American Arts Trust

American Treasures

An honor and title we bestow on those individual Artists, Craftspeople and Supporters who exemplify a creative discipline that is distinctly and uniquely American. We recognize their lifework and spotlight this work and their traditions. In a world that is so quickly going global, it is these Arts and Crafts — more than anything else--that keep us American.

The Blues, Tap, Design, Native American arts, Black-and-White Movies, Jazz, The American Song Book, Quilting, Baskets, Rug Weaving, Art Glass, Pottery, and other American Arts. Each is a particularly American expression of the human spirit. Even as they are a source of pride, however, they are in danger of extinction.

We honor those who understand that these precious gifts must be passed down to each generation, not in lecture halls, but from hand to hand. These arts define who we are as a people. They are the weft of the American tapestry. And if that weft is allowed, through neglect, to go into stasis and become brittle, then the tapestry that is America will surely disintegrate. American Arts Trust spotlights those who have worked and continue to work so hard to keep this tapestry alive and supple.

We will strive to keep these arts and crafts alive, by working with existing charities to aid artists in need and by creating a library for oral histories and documentaries. We will work with artists and other organizations to grant mentorships and scholarships and to support museums and educational institutions that hold these “living” gifts


These American-born Arts and Crafts belong to us.

Each American generation's birthright is to be able to draw on these traditions for their strength, beauty, peace and wisdom...


Proposal for documentary film to honor Vincent DeRosa

Vincent DeRosa, at 93, can look around him and find a loving family. He can look back at an astounding 400-year lineage and know that there has always been a musician named DeRosa. He can look forward with confidence that the sheer number of recordings he was part of for movies and television, as well as with individual artists, will never be surpassed, making him the most-recorded musician in US history. But, he cannot see a musician named DeRosa in front of him. He is the end of his line.

Vince DeRosa is a superlative session musician. You may not know the name but unless you lived under a rock from 1937 to 2005 you have heard, hummed along and fallen in love to this master of the brass’ French horn virtuosity. From the haunting horn solo in The Days of Wine and Roses, to Ella, to the best of Henry Mancini, to the Monkees, to Frank Zappa, to Rocky, to The Simpsons, to The Beatles and Frank Sinatra. Music, and the way it employs session musicians, has changed over the years and there has always been a pretty strict contract system, but DeRosa was so good and in such demand that he held multiple simultaneous exclusive contracts.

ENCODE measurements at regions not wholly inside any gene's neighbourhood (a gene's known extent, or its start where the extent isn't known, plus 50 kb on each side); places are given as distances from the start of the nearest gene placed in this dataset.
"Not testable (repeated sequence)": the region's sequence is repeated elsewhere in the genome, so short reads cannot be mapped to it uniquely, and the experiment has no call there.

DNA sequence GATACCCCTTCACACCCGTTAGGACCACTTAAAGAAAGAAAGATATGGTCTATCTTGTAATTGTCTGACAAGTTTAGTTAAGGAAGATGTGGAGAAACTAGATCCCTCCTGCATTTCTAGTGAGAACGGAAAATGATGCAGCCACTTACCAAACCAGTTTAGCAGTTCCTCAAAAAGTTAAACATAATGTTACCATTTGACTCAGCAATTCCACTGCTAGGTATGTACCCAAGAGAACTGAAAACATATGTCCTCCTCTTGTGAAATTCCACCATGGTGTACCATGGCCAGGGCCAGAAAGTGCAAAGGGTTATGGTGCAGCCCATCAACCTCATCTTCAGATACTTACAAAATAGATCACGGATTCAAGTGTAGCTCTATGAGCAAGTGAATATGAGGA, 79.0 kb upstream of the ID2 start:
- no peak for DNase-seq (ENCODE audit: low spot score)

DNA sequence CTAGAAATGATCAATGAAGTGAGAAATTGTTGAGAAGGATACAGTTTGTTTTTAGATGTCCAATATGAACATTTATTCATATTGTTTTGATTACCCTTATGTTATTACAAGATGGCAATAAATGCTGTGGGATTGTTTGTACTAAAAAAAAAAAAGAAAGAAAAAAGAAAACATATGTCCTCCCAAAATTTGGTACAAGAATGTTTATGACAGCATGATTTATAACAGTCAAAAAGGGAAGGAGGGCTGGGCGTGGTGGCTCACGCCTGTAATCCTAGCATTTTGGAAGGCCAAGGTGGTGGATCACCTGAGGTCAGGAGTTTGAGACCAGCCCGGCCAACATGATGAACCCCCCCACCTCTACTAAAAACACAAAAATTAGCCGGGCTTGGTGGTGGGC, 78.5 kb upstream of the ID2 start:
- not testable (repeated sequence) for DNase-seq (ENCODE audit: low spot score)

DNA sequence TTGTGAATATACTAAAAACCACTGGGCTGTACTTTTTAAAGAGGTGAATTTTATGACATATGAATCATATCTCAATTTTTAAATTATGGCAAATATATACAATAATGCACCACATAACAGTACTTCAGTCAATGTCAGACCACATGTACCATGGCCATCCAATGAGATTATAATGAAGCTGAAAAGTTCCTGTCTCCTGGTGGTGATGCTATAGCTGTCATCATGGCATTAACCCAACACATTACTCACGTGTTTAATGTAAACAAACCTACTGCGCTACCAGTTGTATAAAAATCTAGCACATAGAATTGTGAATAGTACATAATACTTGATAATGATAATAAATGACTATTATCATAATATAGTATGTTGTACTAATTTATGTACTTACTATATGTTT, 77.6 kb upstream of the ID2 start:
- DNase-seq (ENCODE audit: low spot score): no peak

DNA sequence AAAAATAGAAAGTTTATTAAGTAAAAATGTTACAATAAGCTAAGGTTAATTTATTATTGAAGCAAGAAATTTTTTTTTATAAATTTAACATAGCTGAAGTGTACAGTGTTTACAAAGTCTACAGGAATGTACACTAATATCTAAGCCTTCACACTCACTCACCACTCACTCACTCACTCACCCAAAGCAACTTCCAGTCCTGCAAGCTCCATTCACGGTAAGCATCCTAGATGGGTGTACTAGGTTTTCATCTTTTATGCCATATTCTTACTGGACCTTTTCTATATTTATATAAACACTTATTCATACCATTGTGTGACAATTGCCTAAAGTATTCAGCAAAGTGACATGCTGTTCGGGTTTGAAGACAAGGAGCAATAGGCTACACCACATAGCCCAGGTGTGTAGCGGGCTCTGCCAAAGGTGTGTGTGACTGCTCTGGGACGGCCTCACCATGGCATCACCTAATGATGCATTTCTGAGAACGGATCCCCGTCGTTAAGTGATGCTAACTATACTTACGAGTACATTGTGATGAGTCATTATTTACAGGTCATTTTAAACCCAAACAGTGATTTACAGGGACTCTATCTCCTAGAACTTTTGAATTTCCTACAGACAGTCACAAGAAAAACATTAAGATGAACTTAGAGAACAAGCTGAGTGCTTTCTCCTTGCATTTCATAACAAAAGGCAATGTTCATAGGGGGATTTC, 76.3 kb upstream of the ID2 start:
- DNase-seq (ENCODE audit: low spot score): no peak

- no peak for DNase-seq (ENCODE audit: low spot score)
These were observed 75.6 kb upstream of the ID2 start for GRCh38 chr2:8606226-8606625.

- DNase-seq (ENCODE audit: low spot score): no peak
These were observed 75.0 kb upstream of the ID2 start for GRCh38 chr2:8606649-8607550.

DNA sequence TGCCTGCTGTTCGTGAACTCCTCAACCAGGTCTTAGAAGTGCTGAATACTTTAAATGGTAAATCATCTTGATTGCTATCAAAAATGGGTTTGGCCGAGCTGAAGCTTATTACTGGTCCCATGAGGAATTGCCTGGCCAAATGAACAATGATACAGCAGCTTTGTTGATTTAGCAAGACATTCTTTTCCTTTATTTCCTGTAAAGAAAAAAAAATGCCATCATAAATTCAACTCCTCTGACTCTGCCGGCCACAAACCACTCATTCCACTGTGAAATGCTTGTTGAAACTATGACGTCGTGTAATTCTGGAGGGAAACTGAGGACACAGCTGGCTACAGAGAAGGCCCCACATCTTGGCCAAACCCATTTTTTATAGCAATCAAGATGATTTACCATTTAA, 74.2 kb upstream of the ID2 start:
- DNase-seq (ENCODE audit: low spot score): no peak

In the mold of Mr. Holland’s Opus, this documentary will blend highlights of the man’s life and interviews with composers and conductors whose lives and work Vince DeRosa has touched and changed. It will juxtapose his work with the life he could not share with his son. The closeness of their relationship will be clear, as will the hint of regret from the high school quarterback whose dad never got to see him play and the father who passed his gifts lovingly to those who were not his own. Featured throughout the film will be interviews with those he taught, closing with a final concert of DeRosa's “children" — proof that the musician's legacy lives on in several generations of horn players.

One of the songs on DeRosa’s list of recordings is Mason Williams’ A Gift of Song:
A gift of song is a gift of love
It falls to earth I know not where
But who receives a gift of Love
Must send it freely on its way

As I receive so let me give
And live with joy my whole life through
A gift of song is a gift of love
And now I’ve sung my song for you

How fitting for a life of great musicianship and dedicated teaching that has spread such gifts of love and joy. While his son plays stocks and bonds instead of Korngold and Newman, Vince’s students will pay his gifts forward. Movie scores are as unique an American genre as Hollywood's Movies. Therefore, American Arts Trust chooses Vince DeRosa as its first Living Treasure--in recognition of his contribution to the art form that elevates it and keeps it fresh, alive and vital for those that follow. To further honor him, a scholarship will be set up in his name.